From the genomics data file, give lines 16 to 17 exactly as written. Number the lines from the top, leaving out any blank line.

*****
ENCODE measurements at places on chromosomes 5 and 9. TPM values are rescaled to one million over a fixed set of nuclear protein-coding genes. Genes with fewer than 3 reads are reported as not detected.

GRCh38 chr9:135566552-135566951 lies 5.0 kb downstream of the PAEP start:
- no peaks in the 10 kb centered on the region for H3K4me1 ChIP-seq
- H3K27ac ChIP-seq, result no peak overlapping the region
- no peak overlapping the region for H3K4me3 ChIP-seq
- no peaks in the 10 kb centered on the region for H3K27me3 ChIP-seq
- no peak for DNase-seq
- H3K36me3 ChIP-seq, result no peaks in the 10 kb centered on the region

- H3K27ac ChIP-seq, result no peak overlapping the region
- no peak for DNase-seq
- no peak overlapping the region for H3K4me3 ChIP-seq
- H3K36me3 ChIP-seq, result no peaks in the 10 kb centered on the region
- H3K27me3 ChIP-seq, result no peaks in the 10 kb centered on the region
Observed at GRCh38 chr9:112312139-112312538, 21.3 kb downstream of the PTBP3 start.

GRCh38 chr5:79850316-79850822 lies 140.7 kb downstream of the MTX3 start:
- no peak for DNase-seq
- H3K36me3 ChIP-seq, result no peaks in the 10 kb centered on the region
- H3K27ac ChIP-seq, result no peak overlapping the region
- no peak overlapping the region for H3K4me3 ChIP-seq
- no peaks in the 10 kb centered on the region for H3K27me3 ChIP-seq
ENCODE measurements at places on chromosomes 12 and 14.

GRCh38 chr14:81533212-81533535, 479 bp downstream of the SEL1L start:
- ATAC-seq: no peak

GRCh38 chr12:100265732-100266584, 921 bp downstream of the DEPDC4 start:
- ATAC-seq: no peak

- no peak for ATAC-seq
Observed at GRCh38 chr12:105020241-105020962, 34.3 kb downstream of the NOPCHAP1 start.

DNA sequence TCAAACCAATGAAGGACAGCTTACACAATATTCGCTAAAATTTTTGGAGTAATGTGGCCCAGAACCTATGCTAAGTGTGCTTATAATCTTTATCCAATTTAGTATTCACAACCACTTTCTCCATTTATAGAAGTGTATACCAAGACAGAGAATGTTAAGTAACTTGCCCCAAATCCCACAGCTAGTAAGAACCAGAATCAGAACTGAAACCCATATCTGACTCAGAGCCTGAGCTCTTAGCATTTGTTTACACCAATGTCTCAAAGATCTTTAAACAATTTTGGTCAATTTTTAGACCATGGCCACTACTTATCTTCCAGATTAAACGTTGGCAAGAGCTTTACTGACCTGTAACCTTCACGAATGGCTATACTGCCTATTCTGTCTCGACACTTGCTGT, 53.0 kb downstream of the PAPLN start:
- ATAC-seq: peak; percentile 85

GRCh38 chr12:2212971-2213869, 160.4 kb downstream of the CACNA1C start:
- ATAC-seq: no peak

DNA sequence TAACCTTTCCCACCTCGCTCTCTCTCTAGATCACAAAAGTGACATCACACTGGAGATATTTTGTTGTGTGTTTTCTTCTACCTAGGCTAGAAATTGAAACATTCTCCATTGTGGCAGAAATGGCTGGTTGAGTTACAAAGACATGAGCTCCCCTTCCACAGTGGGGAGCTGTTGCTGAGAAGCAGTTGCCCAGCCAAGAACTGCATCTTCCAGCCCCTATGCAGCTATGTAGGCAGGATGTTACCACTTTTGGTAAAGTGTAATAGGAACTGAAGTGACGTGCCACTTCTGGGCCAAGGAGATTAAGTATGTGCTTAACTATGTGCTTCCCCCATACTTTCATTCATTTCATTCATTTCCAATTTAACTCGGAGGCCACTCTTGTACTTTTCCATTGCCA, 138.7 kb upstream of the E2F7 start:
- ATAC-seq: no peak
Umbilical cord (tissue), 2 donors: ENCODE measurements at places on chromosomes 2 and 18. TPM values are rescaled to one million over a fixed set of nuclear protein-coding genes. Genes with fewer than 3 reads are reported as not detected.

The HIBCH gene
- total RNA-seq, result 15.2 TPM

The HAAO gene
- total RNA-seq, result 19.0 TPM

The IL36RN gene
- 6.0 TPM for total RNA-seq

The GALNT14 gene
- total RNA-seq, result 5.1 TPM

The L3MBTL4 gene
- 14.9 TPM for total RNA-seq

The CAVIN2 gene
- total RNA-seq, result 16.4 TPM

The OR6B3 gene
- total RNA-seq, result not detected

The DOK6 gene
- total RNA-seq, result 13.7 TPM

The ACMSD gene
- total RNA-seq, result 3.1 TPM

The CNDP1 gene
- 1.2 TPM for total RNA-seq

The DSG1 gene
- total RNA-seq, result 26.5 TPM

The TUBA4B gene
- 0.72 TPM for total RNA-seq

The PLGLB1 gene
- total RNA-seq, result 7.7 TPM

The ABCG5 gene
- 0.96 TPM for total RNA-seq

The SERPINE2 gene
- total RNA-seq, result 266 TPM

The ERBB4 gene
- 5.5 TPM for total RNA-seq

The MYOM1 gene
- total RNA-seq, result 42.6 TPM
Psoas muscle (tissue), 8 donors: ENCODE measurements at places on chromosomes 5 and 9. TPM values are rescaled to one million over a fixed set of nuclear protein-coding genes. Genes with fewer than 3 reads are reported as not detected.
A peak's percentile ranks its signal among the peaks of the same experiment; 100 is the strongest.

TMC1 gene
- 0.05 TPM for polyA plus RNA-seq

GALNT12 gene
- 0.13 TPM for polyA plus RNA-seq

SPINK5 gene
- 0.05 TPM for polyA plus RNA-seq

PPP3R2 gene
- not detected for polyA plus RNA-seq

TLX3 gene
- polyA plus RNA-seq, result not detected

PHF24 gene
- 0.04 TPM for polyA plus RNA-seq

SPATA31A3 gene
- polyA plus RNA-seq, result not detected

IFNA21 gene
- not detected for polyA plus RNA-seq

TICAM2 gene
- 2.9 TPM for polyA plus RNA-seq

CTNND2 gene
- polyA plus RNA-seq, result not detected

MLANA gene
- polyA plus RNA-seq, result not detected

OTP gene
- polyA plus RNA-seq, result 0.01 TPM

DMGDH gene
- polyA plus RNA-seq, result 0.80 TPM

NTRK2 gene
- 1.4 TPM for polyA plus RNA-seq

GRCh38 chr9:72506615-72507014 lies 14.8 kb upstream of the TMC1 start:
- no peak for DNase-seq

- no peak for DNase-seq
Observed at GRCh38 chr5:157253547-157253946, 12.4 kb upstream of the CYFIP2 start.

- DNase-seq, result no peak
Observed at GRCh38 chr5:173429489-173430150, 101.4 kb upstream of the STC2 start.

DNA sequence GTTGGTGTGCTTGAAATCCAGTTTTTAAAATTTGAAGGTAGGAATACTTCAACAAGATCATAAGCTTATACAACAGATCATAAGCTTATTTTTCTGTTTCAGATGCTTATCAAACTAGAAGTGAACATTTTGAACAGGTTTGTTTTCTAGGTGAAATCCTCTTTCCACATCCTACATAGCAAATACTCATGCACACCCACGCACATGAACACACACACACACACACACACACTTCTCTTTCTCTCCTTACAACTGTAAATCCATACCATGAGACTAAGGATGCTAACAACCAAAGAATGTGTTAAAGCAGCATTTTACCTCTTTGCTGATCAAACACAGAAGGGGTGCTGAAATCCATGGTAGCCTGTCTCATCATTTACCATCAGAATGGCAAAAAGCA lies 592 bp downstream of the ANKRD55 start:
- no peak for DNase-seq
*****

- no peak for DNase-seq
- H3K36me3 ChIP-seq, result no peaks in the 10 kb centered on the region